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Update No. 98/03 on ICRC activities in Guinea-Bissau

06-07-1998 Operational Update No 98/03

 Situation  

Despite joint efforts by Portugal and Angola to restore peace to the country further to the mutiny on 7 June, no agreement has yet been reached and the conflict has now spread into a few provinces such as Quinara, Oio and Cacheu. Heavy artillery shelling and automatic gunfire intensified in the Bra area of Bissau and around the airport again on 5 July as forces backing President Joao Bernardo Vieira continued their battle with army mutineers. 

An ICRC team left Conakry on 24 June and managed to assess the situation along the main Farim-Mansoa-Buba route (which runs from north to south) and Buruntuma-Bafata-Mansoa (from east to west). Another team is assessing the situation in some ten islands on the archipelago of Bijagos. Contacts were established with local authorities, churches and Red Cross branches during this time in order to glean a fuller picture of present and anticipated future humanitarian needs. Contacts have also been made with the mutineers to alert them to the Red Cross presence and mandate and to gain acceptance in order to carry out essential humanitarian work. Unrest in Bissau itself has indeed triggered quite substantial population movements. Although no comprehensive census has been made and whilst no camps have been set up, the authorities currently estimate that some 270,000 people are scattered around the country.

 Humanitarian situation  

The majority of the displaced have been housed by the local population. Whilst this avoids many of the immediate problems associate d with large congregations of people (access to clean water, risk of disease etc.), it places host families in a precarious economic situation too, since supplies become rapidly depleted. Fighting has disrupted the cashew trade which means that people are unable to buy rice. This could in turn impact upon prices and purchasing power.

In addition to generalized economic hardships, the displaced population will undoubtedly put a strain on communal water and medical resources. The majority of villages have hand-dug wells and boreholes equipped with hand-pumps. At the moment though, most of the wells are dry since the rainy season is late in starting and the impact of recent rainfall (29 June) will not be felt for two-three weeks. Because the " newcomers " are well dispersed amongst the communities though, the situation is not altogether alarming for the time being. However, in urban centres, the pressure is a lot more noticeable. Gabu's 29,000 residents, for example, have been joined by an estimated 25,000 displaced.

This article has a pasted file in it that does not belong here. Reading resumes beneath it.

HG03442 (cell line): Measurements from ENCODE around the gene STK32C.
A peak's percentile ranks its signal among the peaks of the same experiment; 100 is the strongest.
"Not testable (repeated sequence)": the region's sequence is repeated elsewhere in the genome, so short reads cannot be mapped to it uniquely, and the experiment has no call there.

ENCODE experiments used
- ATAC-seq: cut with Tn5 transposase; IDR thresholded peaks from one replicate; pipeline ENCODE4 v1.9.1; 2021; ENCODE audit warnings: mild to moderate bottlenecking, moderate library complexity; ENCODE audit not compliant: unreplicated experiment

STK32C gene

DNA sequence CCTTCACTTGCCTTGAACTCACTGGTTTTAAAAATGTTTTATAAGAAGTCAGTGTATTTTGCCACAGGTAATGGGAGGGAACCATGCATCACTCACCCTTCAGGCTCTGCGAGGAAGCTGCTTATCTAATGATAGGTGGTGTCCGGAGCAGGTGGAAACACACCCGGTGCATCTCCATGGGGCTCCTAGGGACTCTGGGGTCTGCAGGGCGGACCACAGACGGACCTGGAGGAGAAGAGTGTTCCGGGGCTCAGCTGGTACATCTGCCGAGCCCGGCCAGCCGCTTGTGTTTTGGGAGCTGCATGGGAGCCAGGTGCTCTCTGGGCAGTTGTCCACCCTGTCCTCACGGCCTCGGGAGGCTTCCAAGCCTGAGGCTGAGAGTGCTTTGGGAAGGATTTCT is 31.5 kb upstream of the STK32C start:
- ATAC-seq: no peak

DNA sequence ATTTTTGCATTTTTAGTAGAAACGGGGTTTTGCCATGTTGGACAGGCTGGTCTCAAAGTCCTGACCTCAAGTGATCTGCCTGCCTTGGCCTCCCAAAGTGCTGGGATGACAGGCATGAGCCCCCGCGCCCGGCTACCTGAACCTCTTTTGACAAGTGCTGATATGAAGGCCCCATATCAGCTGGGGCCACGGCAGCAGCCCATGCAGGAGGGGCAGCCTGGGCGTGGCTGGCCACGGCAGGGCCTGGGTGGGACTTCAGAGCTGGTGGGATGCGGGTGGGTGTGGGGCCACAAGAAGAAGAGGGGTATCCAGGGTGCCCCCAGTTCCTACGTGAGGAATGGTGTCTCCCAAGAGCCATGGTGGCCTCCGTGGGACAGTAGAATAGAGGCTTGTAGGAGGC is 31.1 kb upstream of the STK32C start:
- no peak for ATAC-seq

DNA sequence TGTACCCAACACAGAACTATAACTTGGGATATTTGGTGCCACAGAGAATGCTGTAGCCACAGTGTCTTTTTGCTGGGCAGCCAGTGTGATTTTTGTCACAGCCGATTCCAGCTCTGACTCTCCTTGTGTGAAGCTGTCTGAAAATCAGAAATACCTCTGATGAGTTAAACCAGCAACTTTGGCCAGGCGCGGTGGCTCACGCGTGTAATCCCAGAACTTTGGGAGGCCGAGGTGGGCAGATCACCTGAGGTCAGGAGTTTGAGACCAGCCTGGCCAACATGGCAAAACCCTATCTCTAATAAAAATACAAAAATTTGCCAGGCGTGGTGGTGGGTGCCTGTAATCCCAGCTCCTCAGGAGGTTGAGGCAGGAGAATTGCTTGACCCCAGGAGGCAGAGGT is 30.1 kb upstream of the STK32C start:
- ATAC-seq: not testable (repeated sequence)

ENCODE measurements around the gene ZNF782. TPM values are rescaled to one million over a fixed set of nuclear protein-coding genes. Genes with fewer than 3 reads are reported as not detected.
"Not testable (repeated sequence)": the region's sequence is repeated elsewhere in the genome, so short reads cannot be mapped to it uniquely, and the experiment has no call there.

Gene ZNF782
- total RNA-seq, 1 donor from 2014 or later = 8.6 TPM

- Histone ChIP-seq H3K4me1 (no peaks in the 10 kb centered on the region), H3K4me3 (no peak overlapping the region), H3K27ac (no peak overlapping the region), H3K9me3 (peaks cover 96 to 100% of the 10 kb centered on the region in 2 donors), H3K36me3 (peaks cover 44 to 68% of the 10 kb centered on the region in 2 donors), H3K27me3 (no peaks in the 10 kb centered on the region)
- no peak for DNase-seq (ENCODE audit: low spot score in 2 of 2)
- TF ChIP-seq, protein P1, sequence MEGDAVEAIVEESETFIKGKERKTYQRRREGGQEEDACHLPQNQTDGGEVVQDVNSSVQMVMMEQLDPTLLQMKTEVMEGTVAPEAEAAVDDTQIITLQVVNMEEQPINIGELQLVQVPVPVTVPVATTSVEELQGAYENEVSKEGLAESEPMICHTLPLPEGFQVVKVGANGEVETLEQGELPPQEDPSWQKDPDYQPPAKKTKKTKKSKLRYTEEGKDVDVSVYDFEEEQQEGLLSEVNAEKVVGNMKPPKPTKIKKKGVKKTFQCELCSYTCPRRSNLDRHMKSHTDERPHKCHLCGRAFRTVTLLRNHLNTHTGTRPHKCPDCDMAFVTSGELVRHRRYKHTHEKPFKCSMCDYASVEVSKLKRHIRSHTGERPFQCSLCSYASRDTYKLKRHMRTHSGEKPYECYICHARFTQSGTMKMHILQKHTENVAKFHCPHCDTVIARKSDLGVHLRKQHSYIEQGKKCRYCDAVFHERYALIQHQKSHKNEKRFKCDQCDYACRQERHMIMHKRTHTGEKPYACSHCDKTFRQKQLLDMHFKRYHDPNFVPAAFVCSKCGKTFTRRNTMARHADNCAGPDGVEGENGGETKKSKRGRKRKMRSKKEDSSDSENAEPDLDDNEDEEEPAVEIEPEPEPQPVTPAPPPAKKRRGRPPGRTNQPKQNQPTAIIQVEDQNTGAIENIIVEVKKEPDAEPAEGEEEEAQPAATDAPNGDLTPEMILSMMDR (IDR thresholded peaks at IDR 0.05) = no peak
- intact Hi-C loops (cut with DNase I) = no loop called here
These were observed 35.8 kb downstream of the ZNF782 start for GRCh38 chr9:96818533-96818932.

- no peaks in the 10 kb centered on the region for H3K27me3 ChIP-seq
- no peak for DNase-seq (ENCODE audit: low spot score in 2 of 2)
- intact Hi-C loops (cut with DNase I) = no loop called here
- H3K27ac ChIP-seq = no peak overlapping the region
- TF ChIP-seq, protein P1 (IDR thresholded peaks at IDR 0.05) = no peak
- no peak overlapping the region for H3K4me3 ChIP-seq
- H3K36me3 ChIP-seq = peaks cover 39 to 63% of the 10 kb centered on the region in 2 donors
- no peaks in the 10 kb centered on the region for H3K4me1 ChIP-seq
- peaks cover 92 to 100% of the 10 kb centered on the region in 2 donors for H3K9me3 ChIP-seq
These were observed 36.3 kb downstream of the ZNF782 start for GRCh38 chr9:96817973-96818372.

Medical facilities outside Bissau will be similarly affected by the influx of people. With some villages practically doubling their population, pharmacy stocks will be depleted within a few weeks and the authorities are no longer able to guarantee deliveries of new supplies. Many of those leaving Bissau had to walk for several days, weakening resistance to illnesses and disease. The most commonly reported complaints have been malaria, diarrhoea and respiratory infections.

 Red Cross activities: current and short-term response  

Should the conflict develop over the next month and given the interruption of the agro-economic cycle, the ICRC plans to support those families which need help. A possible 150,000 people will need tiding over until the next rice harvest in October or November. In the meantime, ad hoc di stributions will continue in and around Bissau. Between 23 and 30 June, over 105 mt of rice, beef and oil from World Food Programme stocks were distributed to over 28,000 people on the edge of and in the capital and along the main route between Prabis and Cumura.

The ICRC is also keen to monitor the food situation for patients in hospitals where, again, the authorities are no longer able to guarantee deliveries. Plans also need to be made in order to provide support to the medical system which will inevitably suffer in the event of a prolonged conflict. Attention will focus on dispensaries and health posts in southern and central areas of the country. Efforts at this stage will concentrate on building up emergency stocks of surgical, paediatric and hospital kits, dressings and drugs for ad hoc distribution to medical centres.

Ensuring access to clean water supplies and fully functioning sanitation systems helps to curb the spread of illness and disease. Potential areas for concern were identified during the course of the ICRC assessment and, on the basis of these, moves are now underway to deliver fuel, essential parts and chemicals to several destinations. Tanks containing 5,000 litres of drinking water from International Federation of Red Cross and Red Crescent Society (Federation) stocks were placed in three places around Bissau by the National Society in order to ensure the displaced with access to safe water.

Most of the assistance activities are carried out by the National Society whose capacity is reinforced by the Federation and the ICRC.

 Staf  f  

There are currently three expatriate staff in Bissau and two in the east of the country. Based on the findings of the first evaluation, the ICRC will need to reinforce its staffing levels in the field sh ortly.